Image of God Posts
November 1, 2012 by Jason Hood
One of the themes of my current research is the role humanity plays in the Kingdom of God. It’s a theme that first arises in Genesis 1 and appears throughout the Bible. (You can see an older post on this theme here.)
As Chris Wright notes, “Only when we link the kingship of David and his successors to the kingship of God can we make sense of texts that envision the reign of David over the nations or even over the earth.” (Mission of God, 345). Wright particularly cites the Psalms as the source of this emphasis.
In the introduction to his commentary on Psalms, James Mays explains the significance of this theme for the Psalter’s approach to Messianic Psalms. Psalm 2 has a central role to play in the Psalter’s overall message. This Psalm shows that the establishment of God’s anointed human king is
the response by the kingdom of God to the kings and rulers of earth. The king represents the kingdom of heaven on earth and will extend the reign of God over the unruly, rebellious kings of the world.
Despite the devastating failure of this mission, highlighted especially at the conclusion of Book III in Psalm 89, the Psalms continue to develop the theme, and in such a way that these psalms function as messianic prophecy.
[I]n Psalm 110, the promise that the king will represent the kingdom of God the nations of earth is renewed.
In these psalms . . . the entire history of kingship in Judah has been collapsed into the question of God’s steadfast love to David as the secret of God’s coming rule in the world.
Mays goes on to cite the way in which the assocation of Psalms with David adds one more important Christological piece. Citing Psalm 22 in particular, these psalms produce a surprising shift in the view of the Messiah; he is not just the king who bears God’s kingdom, he is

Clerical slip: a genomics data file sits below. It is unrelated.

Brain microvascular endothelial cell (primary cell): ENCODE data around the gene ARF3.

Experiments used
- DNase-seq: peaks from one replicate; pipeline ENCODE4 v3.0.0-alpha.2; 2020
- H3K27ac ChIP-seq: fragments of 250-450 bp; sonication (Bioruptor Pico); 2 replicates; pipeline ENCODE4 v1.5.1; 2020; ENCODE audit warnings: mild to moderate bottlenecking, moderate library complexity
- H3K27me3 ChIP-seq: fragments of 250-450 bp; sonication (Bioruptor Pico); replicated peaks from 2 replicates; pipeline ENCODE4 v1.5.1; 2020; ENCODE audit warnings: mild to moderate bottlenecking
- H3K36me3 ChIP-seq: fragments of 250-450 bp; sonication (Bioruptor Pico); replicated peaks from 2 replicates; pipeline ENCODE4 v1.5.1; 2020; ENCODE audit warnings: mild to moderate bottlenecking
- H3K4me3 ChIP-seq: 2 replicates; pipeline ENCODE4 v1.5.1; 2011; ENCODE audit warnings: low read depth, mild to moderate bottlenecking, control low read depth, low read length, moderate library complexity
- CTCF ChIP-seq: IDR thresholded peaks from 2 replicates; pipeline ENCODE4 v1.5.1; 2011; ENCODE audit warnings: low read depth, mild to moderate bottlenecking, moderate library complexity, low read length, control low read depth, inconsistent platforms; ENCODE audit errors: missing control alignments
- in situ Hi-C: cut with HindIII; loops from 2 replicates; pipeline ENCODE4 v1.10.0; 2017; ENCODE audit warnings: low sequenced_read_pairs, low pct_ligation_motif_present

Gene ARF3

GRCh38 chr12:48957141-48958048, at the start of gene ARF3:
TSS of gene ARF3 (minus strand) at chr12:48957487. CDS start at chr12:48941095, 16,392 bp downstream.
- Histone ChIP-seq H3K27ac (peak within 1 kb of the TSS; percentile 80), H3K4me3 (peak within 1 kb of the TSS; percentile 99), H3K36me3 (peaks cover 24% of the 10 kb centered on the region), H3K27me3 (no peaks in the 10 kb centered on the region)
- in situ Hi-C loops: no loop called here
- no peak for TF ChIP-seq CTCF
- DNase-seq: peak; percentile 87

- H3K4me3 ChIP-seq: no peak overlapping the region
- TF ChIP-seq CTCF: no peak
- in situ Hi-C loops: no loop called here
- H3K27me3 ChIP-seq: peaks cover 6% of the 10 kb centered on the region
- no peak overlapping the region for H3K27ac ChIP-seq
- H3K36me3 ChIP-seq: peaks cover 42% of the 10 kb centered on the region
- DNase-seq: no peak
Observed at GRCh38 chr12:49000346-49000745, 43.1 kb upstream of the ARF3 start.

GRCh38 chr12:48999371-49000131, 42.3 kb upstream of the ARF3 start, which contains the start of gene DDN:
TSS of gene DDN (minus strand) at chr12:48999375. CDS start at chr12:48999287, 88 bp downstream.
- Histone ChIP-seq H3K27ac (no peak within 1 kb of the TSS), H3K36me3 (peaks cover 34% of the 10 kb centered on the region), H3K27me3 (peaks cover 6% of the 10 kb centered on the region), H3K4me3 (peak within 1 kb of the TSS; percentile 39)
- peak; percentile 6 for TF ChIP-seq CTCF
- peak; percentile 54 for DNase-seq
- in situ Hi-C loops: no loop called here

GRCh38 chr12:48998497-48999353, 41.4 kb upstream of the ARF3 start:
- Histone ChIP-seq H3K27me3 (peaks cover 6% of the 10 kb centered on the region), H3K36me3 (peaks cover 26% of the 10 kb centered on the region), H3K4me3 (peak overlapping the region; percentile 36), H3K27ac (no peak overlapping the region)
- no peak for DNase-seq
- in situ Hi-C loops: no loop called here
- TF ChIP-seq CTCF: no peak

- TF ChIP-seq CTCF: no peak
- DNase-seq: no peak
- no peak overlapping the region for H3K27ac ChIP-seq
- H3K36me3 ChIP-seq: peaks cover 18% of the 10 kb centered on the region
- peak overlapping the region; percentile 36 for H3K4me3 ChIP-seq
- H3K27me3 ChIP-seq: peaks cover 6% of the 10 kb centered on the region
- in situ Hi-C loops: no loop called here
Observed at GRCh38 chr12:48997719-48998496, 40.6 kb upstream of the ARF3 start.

one of the lowly, beset by all of the predicaments that belong to common humanity, vulnerable and needy. . . . The prayers even imply that it is in the travail of his human nature that this David mysteriously will carry out his vocation . . .
September 11, 2012 by Jason Hood
Here’s an image I like to use when I work through biblical theology with students; I’ve no idea whether it’s original to me or not. Lots to say about this little analogy, but here’s a snapshot: after the Fall and after each successive failure of humanity, God gives fresh “downloads” of the original mission of humanity, each of which recall the original mission and identity given in Genesis 1-2.
Adam: Humanity 1.0 (after emptiness, Genesis 1:26-28; Genesis 2)
Noah: Humanity 1.0.1 (after corruption, redeemed through judgment + fresh covenant)
Abraham: Humanity 1.1 (after the wreckage of Babel, Genesis 12:1-3, 22:15-18)
Isaac: Humanity 1.1.1
Jacob: Humanity 1.1.2 (Genesis 26:1-5)
Israel: Humanity 1.2, with her priests and kings serving as 1.2.1 and 1.2.2 and so forth…some of whom have more bugs than others!
and climaxing in
Jesus as Humanity 2.0 (Eph 4, the “Son of Man,” etc)2 Comments
June 6, 2012 by Jason Hood
I’ve written elsewhere on Greg Beale’s work on “becoming what we worship.” I recently came across a precursor that nicely sums up Beale and goes beyond him to include some macro-analysis as well. It was written before I was born.